The Reality I Never Knew I Craved


When I first started the MAET program, or the Master of Arts in Educational Technology if you haven’t figured it out, I wanted to learn more about technology in the classroom, how to increase student motivation, and to be more independent. Happily, I’ve been able to do all of the things above, but now I’m facing a much more daunting task as I near graduation: I have to keep doing these things without having a professor “electronically” breathing down my neck!

Even though I say it’s daunting, I am still invigorated knowing that my graduation from the MAET program comes with great responsibility. Over the last 18 months I’ve become the “Tech Guru” in my building (even though I’m not the main technology teacher!), and really want to maintain that status. Therefore, I know that I’m going to have to keep up-to-date with the new and upcoming technologies gracing our lives, both in the classroom and out. Rarely does a day go by when I don’t get a teacher asking me to help with some other piece of technology that is in their personal lives: cell phones, laptops, email - you name, they’ve asked. And I’m proud to say I’ve helped every single one and am known as a dependable “Tech Guru” in my district. Just the other day my principal told me that the superintendent told her some nice things about me. When I asked what he had said, she smiled, “That you really know your <insert inappropriate word here> when it comes to technology.” I take that as a good sign! 

To get down to the nitty gritty, I plan to do lots of different things to maintain and advance my skills in the world of EdTech/Instructional technology. I find the most information comes, honestly, from my Google Reader. I follow over 20 EdTech blogs and they all have awesome information. I also have a Personal Learning Network (or “PLN”) that Dr. Punya Mishra encouraged during the summer of 2010. It’s important to me that I surround myself with educational technology like one surrounds themselves with blankets on a cold winter night. I plan to attend conferences: MACUL and ISTE are just to name a few. I will become a STAR Discovery Educator, and a Google Certified Teacher through their Google Teacher Academy. I’ve already made up my mind to pursue a Ph.D., after this MA I still don’t feel like I’m complete! And of course, I will continue to take formal tech-education courses, even if it does cost an arm and a leg. 

Now that THAT's over...
Without the MAET, I wouldn’t want to be the best “Tech Guru” that my district has ever seen. I wouldn’t have a personal goal to go to ISTE at least once in the next three years, or to get my MACUL registration paid for by presenting something exciting that's happening in my classroom, or to begin to hold formal technology classes at my school for teachers who want to brush up or learn from scratch. I wouldn’t have even dreamed of applying for a job at the local community college as a continuing education instructor for technology within the classroom (I did, by the way), or have been able to apply for a grant for an ActivSlate for the Promethean Board. The MAET program has given me so much more than just knowledge, they’ve given me the confidence in my abilities as an individual in the educational/instructional technology realm of education to go above and beyond my wildest dreams (which were minimal, at best, 18 short months ago).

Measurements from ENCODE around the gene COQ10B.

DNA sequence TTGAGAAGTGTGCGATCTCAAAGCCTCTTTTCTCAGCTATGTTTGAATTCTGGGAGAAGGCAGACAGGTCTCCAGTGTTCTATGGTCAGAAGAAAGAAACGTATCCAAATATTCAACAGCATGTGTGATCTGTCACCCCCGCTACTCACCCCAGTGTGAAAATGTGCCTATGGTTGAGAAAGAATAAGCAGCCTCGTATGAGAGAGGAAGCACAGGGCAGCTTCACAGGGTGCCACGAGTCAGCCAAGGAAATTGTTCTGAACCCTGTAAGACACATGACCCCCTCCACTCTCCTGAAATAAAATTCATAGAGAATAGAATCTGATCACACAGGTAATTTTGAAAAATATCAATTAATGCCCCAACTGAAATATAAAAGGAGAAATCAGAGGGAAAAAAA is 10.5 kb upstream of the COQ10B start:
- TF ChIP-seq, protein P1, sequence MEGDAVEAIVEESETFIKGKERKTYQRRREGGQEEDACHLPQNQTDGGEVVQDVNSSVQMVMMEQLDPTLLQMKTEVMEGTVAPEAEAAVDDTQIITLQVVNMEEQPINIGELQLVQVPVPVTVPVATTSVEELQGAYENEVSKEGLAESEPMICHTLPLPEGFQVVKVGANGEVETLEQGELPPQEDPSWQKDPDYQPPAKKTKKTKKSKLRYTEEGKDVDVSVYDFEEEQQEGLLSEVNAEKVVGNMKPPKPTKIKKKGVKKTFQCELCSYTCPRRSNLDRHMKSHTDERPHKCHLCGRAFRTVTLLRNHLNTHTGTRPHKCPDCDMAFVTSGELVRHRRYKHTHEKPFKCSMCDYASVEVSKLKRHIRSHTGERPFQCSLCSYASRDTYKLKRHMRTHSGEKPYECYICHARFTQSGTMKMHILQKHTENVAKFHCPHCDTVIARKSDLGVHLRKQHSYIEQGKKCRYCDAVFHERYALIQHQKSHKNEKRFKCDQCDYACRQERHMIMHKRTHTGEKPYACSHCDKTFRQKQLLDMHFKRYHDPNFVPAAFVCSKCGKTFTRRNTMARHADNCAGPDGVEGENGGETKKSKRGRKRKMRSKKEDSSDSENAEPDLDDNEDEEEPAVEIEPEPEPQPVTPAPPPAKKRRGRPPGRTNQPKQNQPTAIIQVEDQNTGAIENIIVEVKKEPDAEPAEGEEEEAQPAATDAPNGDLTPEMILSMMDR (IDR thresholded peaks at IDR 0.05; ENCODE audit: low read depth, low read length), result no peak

In 10 weeks I will walk across the stage, move my tassel from right to left, and receive a piece of paper in 8 - 12 weeks that has my name and degree on it. A piece of paper that, if I let it, will change my life forever. 

I now know that my goals were realistic before, but they weren’t what I truly craved as an individual who has a firm grasp on this EdTech “stuff”. Who understand the research when it comes to using technology, not just the HOW. Why we use it is so much more important, and something that I now have the drive to continue teaching to my colleagues, administrators, peers, anyone who will listen! 

But I want to take it to the next level. I want to influence those who are just starting out in their teaching career, those who have been teaching for 30 years but understand the need to change, and those who are in the middle who just may need someone like me to revitalize their career and motivation for teaching in this era of budget cuts and lack of support systems. I want to be the change you see in the world. Thank you, Mr. Ghandi, for inspiring my life’s work with 11 simple words. 

I leave you with this: In 15 years, if I can help 100 teachers implement technology in one aspect of the curriculum that they ALREADY teach, I can touch the lives of 45,000 students (higher if class sizes are more than 30). If I work in the university (after my Ph.D., which I’m already thinking about) I can touch 15+ times that amount, which is closer to a million than 0. 

See you in 15 years! And thanks for being a part of my PLN!

Kerry Guiliano